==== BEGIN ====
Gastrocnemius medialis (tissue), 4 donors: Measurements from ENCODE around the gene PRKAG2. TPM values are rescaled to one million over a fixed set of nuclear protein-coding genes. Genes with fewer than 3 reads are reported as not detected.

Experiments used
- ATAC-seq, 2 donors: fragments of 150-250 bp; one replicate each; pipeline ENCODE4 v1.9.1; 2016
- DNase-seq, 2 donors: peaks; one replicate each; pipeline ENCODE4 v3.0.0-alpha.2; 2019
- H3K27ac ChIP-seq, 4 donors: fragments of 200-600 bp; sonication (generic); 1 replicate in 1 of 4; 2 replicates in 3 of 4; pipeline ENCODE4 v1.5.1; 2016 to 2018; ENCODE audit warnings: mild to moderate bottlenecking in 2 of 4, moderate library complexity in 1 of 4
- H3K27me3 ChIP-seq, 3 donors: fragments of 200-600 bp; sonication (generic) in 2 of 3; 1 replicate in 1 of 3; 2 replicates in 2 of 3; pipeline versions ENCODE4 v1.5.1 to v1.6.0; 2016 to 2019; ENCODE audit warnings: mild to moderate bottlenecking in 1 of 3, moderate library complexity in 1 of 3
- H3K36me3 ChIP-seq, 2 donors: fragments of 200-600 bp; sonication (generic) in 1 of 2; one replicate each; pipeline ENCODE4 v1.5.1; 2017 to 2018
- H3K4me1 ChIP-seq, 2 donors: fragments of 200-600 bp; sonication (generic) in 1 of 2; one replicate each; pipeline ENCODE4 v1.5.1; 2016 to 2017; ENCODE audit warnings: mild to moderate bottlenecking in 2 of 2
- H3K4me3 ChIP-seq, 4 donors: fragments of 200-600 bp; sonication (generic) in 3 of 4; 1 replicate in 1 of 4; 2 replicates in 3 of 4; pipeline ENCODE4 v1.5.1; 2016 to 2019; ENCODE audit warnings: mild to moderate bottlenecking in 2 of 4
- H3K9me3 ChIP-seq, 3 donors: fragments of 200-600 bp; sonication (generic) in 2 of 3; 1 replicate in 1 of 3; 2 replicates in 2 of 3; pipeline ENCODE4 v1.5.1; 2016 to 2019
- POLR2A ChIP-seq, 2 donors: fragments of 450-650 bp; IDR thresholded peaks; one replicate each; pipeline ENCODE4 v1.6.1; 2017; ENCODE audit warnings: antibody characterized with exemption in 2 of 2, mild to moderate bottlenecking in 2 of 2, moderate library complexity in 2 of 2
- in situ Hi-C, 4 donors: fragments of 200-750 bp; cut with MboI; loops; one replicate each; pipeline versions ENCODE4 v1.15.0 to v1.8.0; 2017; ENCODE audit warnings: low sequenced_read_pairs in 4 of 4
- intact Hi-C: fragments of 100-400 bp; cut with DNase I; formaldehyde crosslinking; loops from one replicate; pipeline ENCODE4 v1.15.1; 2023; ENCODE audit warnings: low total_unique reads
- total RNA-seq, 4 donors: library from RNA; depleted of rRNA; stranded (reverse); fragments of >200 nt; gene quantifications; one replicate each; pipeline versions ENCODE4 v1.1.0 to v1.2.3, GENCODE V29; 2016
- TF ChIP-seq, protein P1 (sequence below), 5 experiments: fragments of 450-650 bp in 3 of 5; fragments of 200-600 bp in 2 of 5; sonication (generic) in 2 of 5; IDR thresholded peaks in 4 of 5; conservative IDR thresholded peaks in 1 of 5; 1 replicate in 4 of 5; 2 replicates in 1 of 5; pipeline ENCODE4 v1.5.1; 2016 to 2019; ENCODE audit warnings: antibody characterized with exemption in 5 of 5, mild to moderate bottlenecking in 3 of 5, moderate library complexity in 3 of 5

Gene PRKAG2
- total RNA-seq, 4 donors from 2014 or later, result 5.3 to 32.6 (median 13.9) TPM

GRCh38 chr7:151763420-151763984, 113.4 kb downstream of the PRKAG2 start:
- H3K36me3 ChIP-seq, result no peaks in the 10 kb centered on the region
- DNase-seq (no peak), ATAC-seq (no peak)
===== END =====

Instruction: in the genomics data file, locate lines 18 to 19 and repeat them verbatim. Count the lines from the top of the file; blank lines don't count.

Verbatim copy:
GRCh38 chr7:151763420-151763984, 113.4 kb downstream of the PRKAG2 start:
- H3K36me3 ChIP-seq, result no peaks in the 10 kb centered on the region